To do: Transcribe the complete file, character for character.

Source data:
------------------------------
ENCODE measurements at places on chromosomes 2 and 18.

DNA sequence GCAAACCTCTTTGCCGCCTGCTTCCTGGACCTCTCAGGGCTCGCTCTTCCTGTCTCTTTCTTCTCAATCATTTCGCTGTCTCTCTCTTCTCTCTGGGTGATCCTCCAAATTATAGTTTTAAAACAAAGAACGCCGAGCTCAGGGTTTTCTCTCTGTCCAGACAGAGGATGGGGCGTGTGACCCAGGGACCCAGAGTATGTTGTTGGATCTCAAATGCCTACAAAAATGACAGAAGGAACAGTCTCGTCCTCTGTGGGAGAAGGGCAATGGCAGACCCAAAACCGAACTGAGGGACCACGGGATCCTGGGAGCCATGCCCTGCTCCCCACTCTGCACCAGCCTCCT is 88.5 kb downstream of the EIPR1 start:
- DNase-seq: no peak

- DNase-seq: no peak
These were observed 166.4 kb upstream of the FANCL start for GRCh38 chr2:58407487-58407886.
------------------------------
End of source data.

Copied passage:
ENCODE measurements at places on chromosomes 2 and 18.

DNA sequence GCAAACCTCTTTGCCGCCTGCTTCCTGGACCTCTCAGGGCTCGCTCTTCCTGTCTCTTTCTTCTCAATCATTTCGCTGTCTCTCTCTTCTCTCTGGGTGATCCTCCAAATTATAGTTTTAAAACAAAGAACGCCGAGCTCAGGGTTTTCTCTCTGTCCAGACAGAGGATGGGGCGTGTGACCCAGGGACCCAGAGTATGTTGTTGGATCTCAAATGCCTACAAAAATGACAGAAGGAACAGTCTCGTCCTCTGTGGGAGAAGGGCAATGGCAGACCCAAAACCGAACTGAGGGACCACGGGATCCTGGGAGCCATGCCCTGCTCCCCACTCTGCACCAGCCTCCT is 88.5 kb downstream of the EIPR1 start:
- DNase-seq: no peak

- DNase-seq: no peak
These were observed 166.4 kb upstream of the FANCL start for GRCh38 chr2:58407487-58407886.